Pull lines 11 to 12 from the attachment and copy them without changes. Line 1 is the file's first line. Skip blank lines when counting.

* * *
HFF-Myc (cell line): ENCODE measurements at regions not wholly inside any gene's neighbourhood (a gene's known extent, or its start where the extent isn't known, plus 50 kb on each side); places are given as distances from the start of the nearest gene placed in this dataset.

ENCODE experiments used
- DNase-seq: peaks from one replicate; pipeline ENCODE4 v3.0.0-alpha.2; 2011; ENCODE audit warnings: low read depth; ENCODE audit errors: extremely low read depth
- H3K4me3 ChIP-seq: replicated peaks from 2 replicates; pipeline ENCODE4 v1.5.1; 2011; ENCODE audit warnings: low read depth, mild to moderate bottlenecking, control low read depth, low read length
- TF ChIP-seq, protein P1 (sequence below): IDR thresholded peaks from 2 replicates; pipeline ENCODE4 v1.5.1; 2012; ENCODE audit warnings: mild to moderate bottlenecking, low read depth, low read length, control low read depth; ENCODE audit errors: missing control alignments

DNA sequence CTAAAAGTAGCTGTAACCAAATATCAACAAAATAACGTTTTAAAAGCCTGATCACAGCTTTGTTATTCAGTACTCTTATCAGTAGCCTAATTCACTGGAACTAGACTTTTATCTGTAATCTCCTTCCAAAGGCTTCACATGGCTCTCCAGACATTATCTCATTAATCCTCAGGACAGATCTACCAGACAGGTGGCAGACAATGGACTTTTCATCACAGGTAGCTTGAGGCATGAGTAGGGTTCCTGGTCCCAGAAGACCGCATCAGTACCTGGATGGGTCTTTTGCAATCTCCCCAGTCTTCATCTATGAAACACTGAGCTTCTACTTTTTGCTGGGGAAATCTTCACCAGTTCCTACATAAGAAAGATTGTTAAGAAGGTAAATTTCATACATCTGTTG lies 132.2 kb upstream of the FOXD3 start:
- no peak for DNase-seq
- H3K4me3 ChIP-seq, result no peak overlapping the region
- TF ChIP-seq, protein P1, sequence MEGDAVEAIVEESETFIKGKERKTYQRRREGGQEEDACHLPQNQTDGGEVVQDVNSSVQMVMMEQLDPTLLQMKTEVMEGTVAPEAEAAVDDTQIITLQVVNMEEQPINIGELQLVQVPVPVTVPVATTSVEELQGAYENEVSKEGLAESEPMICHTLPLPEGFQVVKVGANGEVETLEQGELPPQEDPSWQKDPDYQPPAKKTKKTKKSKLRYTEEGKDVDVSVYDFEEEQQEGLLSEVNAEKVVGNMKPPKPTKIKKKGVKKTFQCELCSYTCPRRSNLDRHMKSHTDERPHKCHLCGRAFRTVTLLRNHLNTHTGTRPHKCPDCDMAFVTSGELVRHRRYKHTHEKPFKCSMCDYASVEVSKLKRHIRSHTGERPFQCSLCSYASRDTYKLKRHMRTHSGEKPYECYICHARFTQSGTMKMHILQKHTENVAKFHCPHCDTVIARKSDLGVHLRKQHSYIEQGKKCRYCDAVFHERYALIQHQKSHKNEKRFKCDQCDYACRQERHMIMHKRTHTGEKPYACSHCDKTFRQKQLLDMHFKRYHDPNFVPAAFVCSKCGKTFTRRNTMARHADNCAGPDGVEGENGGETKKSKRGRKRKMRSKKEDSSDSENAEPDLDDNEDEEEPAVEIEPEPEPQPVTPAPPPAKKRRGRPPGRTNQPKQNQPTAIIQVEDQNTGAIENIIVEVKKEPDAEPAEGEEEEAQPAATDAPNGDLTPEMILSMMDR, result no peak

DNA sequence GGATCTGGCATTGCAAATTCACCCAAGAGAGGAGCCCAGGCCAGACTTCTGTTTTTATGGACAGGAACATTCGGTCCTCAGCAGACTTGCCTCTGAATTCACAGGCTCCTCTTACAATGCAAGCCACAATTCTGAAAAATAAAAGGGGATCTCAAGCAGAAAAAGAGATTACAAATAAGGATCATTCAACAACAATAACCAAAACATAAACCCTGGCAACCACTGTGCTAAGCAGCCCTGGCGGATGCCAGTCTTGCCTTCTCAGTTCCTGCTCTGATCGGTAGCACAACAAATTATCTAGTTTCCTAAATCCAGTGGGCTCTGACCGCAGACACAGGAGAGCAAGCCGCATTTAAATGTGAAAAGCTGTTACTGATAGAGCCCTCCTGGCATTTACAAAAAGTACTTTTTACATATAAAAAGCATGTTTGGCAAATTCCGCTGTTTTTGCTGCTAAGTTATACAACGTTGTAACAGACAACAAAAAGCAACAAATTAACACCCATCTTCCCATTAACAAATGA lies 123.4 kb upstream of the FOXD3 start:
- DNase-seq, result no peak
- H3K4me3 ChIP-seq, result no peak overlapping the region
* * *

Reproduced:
- DNase-seq, result no peak
- H3K4me3 ChIP-seq, result no peak overlapping the region